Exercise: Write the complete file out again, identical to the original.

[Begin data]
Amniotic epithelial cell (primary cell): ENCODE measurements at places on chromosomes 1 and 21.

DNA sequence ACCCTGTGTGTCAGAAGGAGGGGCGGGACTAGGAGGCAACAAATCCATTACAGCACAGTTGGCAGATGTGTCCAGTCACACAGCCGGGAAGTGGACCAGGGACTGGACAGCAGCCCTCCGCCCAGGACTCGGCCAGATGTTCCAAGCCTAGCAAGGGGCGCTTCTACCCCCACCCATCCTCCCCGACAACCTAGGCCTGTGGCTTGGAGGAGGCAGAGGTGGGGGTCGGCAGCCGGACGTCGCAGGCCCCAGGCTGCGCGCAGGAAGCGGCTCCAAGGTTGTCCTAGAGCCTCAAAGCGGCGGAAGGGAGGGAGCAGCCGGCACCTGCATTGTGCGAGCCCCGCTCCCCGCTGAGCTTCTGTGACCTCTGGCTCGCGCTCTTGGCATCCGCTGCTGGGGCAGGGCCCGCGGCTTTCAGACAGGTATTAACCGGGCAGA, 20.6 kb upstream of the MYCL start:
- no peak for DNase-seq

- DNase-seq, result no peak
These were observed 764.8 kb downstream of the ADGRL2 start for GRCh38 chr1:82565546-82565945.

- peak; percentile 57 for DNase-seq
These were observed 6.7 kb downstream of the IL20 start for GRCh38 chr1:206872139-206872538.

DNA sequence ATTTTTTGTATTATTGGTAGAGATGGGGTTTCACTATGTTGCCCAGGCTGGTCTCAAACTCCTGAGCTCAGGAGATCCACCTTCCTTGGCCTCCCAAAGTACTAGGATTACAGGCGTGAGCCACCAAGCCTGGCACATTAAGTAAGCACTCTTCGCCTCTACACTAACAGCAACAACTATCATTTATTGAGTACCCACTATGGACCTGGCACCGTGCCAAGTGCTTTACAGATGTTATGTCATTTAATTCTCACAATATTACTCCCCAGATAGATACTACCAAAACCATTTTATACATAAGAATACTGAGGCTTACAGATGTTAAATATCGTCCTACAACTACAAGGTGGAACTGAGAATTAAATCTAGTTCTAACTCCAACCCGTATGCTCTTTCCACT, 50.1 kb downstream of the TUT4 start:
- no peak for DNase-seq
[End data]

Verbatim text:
Amniotic epithelial cell (primary cell): ENCODE measurements at places on chromosomes 1 and 21.

DNA sequence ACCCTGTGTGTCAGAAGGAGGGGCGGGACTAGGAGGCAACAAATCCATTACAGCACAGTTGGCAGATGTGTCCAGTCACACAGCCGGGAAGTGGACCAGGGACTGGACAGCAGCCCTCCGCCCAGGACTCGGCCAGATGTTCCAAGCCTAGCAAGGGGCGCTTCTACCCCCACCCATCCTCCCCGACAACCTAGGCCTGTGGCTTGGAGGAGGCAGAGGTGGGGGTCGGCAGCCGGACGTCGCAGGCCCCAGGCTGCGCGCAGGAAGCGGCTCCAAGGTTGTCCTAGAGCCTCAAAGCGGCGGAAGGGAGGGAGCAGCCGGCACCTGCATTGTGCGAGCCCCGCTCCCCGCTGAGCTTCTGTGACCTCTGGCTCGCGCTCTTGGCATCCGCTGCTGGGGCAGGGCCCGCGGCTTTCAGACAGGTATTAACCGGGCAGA, 20.6 kb upstream of the MYCL start:
- no peak for DNase-seq

- DNase-seq, result no peak
These were observed 764.8 kb downstream of the ADGRL2 start for GRCh38 chr1:82565546-82565945.

- peak; percentile 57 for DNase-seq
These were observed 6.7 kb downstream of the IL20 start for GRCh38 chr1:206872139-206872538.

DNA sequence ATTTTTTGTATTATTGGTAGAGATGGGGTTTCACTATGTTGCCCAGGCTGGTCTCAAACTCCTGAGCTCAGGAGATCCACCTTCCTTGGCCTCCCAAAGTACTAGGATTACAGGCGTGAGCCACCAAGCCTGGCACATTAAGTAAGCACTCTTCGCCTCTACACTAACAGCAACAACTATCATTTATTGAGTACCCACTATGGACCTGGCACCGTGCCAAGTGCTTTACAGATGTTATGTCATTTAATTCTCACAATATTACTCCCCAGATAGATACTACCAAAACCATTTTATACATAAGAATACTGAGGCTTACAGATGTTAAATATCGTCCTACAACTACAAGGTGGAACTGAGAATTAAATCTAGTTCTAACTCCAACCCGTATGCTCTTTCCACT, 50.1 kb downstream of the TUT4 start:
- no peak for DNase-seq